The European Commission revealed at Monday night’s (15 July) Fish Council talks in Brussels that they will quickly implement sanctions unless the Faroese cease fishing for herring and bring forward a suitable plan for sustainable fishing of the stock. The Commission also confirmed they will now bring forward similar measures against Iceland on mackerel, which it says will be outlined to Member States in due course.
Earlier this year the Faroes stepped outside the long standing agreed management arrangement for the herring stock and set a quota share more than three times larger than their traditional share (from 31,940t to 105,000t). In response to this massive unilateral quota increase, the Marine Stewardship Council recently suspended the MSC eco-label certificate for the Faroese Atlantic herring fishery.
Ian Gatt, chief executive of the Scottish Pelagic Fishermen’s Association said: “This is welcome news and we are pleased the EC has given its commitment to deliver firm action. The irresponsible behaviour of both Faroes and Iceland in their over-fishing of key stocks cannot be allowed to continue. Their actions are threatening the sustainability of important herring and mackerel fisheries, as well as the livelihoods of fishing communities in northern Europe.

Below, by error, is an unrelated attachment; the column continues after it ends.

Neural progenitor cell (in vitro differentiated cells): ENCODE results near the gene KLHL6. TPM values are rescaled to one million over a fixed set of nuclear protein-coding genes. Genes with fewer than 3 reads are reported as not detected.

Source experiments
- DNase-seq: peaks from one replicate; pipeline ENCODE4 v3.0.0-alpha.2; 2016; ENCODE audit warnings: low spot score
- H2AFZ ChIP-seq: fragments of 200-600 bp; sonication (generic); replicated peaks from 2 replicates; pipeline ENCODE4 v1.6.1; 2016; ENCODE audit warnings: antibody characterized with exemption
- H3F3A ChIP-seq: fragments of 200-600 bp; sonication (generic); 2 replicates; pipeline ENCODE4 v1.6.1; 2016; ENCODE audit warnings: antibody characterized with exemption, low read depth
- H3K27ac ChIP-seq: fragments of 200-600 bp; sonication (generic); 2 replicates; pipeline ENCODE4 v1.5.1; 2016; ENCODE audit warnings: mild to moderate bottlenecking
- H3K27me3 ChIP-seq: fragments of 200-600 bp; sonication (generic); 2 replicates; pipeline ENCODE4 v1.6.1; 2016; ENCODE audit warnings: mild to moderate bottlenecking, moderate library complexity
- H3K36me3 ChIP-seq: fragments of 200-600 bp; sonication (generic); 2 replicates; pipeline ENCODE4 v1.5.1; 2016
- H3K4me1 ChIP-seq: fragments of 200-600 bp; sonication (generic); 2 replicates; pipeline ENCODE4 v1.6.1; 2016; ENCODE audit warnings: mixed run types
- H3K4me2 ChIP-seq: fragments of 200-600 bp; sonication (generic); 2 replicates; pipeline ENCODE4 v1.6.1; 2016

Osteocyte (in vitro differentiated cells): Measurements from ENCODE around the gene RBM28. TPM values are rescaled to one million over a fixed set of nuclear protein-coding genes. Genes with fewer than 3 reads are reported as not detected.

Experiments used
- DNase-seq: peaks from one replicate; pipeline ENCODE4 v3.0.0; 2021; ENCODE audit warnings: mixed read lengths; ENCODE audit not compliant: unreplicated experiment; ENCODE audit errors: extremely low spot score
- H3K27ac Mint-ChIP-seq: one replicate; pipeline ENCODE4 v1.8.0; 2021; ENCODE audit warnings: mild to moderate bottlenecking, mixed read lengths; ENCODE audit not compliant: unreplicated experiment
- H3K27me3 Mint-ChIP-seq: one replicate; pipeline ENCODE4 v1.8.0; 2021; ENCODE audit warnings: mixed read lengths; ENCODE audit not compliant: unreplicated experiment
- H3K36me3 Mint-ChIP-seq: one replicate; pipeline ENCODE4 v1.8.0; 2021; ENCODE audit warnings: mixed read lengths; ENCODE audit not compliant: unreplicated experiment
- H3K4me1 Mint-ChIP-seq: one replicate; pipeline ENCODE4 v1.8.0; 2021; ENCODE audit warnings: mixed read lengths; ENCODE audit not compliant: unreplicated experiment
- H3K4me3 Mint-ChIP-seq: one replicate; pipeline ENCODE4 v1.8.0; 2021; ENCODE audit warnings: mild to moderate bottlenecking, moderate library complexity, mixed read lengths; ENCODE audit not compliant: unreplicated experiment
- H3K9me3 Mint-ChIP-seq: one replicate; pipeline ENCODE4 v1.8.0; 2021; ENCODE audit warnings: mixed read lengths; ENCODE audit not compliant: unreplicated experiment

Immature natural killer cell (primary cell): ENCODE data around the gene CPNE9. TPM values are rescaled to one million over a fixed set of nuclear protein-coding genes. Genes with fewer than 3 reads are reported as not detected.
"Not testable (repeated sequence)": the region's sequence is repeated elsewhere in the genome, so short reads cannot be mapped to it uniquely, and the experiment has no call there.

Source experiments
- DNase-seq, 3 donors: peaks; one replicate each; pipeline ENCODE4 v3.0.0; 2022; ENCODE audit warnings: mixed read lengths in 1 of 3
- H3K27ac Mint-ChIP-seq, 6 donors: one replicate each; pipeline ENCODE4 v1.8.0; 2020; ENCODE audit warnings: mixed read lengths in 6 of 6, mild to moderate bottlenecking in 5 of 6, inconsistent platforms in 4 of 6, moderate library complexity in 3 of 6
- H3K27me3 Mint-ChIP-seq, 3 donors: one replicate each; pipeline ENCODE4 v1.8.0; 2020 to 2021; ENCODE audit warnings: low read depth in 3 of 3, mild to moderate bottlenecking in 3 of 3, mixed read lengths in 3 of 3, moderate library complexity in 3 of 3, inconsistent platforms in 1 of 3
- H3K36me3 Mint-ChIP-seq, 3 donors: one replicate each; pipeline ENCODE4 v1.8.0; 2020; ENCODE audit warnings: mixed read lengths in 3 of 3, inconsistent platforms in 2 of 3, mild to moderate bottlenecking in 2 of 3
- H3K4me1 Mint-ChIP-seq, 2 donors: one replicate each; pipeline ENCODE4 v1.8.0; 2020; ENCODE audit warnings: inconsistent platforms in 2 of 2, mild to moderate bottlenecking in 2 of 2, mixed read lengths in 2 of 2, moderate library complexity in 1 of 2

“Hopefully, this new action announced by the EC will provide the spur for both Iceland and the Faroes to return to the negotiating table and so that we can reach a fair and equitable deal.”
Irish Fisheries Minister, Simon Coveney said: “I called for and secured the agreement of Commissioner Damanaki that the EU will immediately prepare for trade restrictions against Iceland and the Faroe Islands. I received strong support from many Member States including the UK, France, Spain, Portugal, the Netherlands. Both Iceland and the Faroes have repeatedly refused to engage in any meaningful negotiations with the EU and Norway over the past five years. This is simply unacceptable as they are now fishing over 50 per cent of the scientifically recommended catch level for mackerel. I am pleased that the Commissioner and most Member States supported moving quickly during this fishing season to take strong and decisive measures. We have been left with no choice and must act against these countries being rewarded by their unsustainable and irresponsible behaviour. I regret that we have been forced to take this action but the continued absence of any meaningful attempt to negotiate by either country has left us with no alternative.”
For mackerel, Iceland has set an autonomous mackerel quota for 2013 of 123,000t or 22.7 per cent of the science based 2013 TAC (total allowable catch) while the Faroe Islands has set an autonomous mackerel quota of 159,000t or 29.3 per cent of the 2013 TAC. This means that in 2013 both countries will catch 52 per cent of the overall 2013 TAC, whereas only as recently as 2006 their joint share in the mackerel catches was just over five per cent.